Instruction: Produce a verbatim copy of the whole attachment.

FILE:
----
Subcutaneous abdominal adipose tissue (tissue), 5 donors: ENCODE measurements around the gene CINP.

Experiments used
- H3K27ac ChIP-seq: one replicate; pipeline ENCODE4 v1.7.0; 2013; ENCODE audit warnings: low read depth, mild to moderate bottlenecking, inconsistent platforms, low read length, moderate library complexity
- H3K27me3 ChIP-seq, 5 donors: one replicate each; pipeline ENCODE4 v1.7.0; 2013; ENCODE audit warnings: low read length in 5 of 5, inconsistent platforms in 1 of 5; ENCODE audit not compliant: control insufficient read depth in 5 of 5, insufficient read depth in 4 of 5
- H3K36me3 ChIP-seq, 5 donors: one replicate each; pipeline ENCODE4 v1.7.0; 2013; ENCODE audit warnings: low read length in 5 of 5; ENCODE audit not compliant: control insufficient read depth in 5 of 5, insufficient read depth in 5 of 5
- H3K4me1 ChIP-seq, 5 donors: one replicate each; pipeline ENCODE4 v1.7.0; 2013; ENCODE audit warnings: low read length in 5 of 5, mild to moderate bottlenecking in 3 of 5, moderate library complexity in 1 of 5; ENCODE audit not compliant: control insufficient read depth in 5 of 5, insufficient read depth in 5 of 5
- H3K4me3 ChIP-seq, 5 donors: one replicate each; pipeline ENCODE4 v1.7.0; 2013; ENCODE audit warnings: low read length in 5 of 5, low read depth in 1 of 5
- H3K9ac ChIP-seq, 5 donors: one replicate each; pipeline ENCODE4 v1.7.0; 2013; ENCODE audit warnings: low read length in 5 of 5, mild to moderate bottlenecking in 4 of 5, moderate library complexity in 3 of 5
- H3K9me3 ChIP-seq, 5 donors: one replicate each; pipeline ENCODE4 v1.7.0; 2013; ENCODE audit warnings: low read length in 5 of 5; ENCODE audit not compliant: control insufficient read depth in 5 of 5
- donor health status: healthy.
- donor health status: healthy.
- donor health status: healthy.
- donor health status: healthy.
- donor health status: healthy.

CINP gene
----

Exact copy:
Subcutaneous abdominal adipose tissue (tissue), 5 donors: ENCODE measurements around the gene CINP.

Experiments used
- H3K27ac ChIP-seq: one replicate; pipeline ENCODE4 v1.7.0; 2013; ENCODE audit warnings: low read depth, mild to moderate bottlenecking, inconsistent platforms, low read length, moderate library complexity
- H3K27me3 ChIP-seq, 5 donors: one replicate each; pipeline ENCODE4 v1.7.0; 2013; ENCODE audit warnings: low read length in 5 of 5, inconsistent platforms in 1 of 5; ENCODE audit not compliant: control insufficient read depth in 5 of 5, insufficient read depth in 4 of 5
- H3K36me3 ChIP-seq, 5 donors: one replicate each; pipeline ENCODE4 v1.7.0; 2013; ENCODE audit warnings: low read length in 5 of 5; ENCODE audit not compliant: control insufficient read depth in 5 of 5, insufficient read depth in 5 of 5
- H3K4me1 ChIP-seq, 5 donors: one replicate each; pipeline ENCODE4 v1.7.0; 2013; ENCODE audit warnings: low read length in 5 of 5, mild to moderate bottlenecking in 3 of 5, moderate library complexity in 1 of 5; ENCODE audit not compliant: control insufficient read depth in 5 of 5, insufficient read depth in 5 of 5
- H3K4me3 ChIP-seq, 5 donors: one replicate each; pipeline ENCODE4 v1.7.0; 2013; ENCODE audit warnings: low read length in 5 of 5, low read depth in 1 of 5
- H3K9ac ChIP-seq, 5 donors: one replicate each; pipeline ENCODE4 v1.7.0; 2013; ENCODE audit warnings: low read length in 5 of 5, mild to moderate bottlenecking in 4 of 5, moderate library complexity in 3 of 5
- H3K9me3 ChIP-seq, 5 donors: one replicate each; pipeline ENCODE4 v1.7.0; 2013; ENCODE audit warnings: low read length in 5 of 5; ENCODE audit not compliant: control insufficient read depth in 5 of 5
- donor health status: healthy.
- donor health status: healthy.
- donor health status: healthy.
- donor health status: healthy.
- donor health status: healthy.

CINP gene